“His teaching, research and service to the criminological profession are truly exceptional, and his record of successful research and publication collaborations with students and colleagues alike make him an outstanding role model,” Blomberg said. “For these reasons and more, Alex has earned this high honor from one of our discipline’s two leading


NEWS

FEBRUARY 10, 2011 | FSVIEW & FLORIDA FLAMBEAU

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Conference discusses ‘Expertise Across Domains’ SPORT brings together leaders in various fields KARLANNA LEWIS Staff Writer Florida State University’s Sport Psychology Organization and Research Team will host a conference setting forth ideas about expert performance in various areas, Feb. 18 and 19. For the third annual SPEAR Conference, sports psychology students are expanding and broadening the focus. “This year, we are talking about human excellence and human expertise and we are trying to embrace many domains,� said Edson Filho, president of SPORT. “We have people from music, from chemistry, from sports, from psychology—all of them talking about what’s necessary to achieve a high level in different fields.� For months the student organization SPORT has been planning the conference, advertising around campus, and recruiting eminent professors to present. One topic for debate will include how to define an expert. “When we talk about experts, we talk about the top one percent of the top one percent in a specific field,� said Katy Tram, a sports psychology Ph.D. student. “An expert is someone who other experts agree is an expert.� Although the central focus is sports psychology, speakers from the fields of chemistry, dance and even music and musical theater will also present. The conference emphasizes similarities between disciplines that involve performance. “People from music need to go through a different kind of training, but the motivation behind is similar,� said Filho. One of the similarities is the passing of the torch. “All the experts have a good coach,� said Filho. “A Nobel Prize prepares the next Nobel Prize, a good soccer coach prepares the next top player, and a good musician studies with a top professor. People from music select the musicians in a different way than people from sports, so we want to show the difference but also the similarities.� Graduates from the Florida State psychology program work with a wide range of people and trades. Some help to enhance the performance of actors, soldiers and astronauts. To emphasize the diversity in the field of expertise, the Flying High Circus will also take part. “The Flying High Circus is going to come and talk about how it’s organized, taking people who aren’t experts and making them experts in the circus, which we think is very unique,� said Itay Basevitch, founder of the conference and sports psychology Ph.D.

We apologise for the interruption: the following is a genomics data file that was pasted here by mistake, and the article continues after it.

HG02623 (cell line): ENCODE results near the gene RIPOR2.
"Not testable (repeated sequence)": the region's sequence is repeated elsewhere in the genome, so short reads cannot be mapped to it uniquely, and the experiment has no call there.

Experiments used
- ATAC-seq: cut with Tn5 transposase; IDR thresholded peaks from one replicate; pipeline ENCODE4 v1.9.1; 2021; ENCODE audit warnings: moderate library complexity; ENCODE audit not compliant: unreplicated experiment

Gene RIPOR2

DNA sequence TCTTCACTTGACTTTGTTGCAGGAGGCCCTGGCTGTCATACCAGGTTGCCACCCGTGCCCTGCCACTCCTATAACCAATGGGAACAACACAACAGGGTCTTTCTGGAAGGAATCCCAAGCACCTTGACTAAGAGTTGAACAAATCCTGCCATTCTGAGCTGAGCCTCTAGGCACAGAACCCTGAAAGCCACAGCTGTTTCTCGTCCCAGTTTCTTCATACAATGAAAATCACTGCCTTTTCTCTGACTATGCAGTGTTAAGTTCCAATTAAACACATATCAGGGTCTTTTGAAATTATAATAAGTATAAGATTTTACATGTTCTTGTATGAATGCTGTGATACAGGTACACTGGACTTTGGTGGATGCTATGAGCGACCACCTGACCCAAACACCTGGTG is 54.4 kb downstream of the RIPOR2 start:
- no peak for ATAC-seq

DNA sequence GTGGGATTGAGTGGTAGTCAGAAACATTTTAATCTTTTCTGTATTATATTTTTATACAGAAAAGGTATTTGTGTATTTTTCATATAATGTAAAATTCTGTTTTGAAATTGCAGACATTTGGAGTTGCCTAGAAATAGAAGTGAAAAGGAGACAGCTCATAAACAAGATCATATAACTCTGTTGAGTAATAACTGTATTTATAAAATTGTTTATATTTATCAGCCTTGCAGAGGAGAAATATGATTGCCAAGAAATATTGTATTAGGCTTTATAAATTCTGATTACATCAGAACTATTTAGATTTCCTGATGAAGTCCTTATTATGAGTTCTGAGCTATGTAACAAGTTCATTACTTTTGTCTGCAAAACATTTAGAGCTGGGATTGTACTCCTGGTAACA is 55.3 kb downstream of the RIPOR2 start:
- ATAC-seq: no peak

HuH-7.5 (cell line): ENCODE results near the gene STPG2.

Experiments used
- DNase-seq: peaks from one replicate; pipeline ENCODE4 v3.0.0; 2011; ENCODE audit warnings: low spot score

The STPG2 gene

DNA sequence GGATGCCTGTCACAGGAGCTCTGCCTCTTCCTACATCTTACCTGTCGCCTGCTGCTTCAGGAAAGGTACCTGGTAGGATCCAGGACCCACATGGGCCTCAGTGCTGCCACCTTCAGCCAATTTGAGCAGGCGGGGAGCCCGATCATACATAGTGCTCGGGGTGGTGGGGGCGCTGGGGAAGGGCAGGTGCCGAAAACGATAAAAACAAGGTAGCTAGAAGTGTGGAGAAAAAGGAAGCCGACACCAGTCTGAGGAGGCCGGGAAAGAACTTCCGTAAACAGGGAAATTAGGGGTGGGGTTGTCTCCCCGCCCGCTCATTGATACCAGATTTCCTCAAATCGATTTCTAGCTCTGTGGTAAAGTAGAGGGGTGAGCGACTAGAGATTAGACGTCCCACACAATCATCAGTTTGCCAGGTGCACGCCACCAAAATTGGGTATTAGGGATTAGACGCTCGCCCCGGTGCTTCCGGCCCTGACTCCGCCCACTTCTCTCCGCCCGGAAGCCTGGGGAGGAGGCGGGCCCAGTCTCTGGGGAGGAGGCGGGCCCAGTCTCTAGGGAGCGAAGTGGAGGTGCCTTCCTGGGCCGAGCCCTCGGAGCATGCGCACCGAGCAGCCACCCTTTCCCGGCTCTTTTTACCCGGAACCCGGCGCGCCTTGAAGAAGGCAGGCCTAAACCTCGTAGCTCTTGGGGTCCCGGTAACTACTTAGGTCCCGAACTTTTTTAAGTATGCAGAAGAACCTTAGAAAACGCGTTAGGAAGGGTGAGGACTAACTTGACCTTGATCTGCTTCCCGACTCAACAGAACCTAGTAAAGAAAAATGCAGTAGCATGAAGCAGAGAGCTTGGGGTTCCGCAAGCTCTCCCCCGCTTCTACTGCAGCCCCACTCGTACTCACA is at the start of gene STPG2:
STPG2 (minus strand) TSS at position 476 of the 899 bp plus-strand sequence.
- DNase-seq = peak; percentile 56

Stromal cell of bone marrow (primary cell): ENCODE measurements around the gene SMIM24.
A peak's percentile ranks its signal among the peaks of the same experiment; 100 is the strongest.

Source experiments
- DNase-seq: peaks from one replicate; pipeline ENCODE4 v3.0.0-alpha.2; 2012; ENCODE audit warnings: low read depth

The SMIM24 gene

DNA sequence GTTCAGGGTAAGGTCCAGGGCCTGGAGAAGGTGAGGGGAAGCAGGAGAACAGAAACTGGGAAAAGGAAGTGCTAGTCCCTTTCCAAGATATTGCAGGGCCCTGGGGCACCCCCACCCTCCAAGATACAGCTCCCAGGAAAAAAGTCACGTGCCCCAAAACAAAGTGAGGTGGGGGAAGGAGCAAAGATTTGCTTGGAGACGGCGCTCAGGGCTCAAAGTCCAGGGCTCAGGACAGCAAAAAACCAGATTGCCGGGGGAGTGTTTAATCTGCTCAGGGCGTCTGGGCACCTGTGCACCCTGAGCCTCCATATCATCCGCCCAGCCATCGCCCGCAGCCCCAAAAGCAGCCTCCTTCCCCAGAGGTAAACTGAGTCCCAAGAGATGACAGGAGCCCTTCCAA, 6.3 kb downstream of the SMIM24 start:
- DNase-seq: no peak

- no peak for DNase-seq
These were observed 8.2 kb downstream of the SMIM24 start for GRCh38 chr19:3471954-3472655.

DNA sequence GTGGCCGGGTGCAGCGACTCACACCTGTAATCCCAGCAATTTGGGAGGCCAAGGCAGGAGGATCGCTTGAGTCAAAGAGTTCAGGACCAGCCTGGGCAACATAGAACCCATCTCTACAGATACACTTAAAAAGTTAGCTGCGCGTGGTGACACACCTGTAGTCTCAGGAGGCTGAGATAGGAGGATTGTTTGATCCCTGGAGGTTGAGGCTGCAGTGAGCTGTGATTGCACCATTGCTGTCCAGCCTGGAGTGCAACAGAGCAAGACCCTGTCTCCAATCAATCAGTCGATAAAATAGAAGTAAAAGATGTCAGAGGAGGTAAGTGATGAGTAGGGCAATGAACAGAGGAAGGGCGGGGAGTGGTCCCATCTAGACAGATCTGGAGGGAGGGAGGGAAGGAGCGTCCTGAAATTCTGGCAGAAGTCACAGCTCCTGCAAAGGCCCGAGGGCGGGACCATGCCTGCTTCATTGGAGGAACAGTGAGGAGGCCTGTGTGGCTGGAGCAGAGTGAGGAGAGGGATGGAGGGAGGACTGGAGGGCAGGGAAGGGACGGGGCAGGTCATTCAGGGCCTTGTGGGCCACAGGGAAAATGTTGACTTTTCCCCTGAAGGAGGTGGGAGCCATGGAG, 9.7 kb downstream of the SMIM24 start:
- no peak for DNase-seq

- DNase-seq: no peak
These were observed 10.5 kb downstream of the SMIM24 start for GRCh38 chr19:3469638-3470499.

BEATING from 2 Nickels solicited another man to beat the girl again. Marrero told deputies of Nickels’ second plan after he was arrested for armed kidnapping and aggravated battery on a pregnant woman. A Hillsborough Community College student, Marshall Chapman, was also arrested. He was solicited by Nickels to give a BB gun to Marrero and to drive Marrero to the scene. Chapman was also charged with armed kidnapping and aggravated battery on a pregnant woman.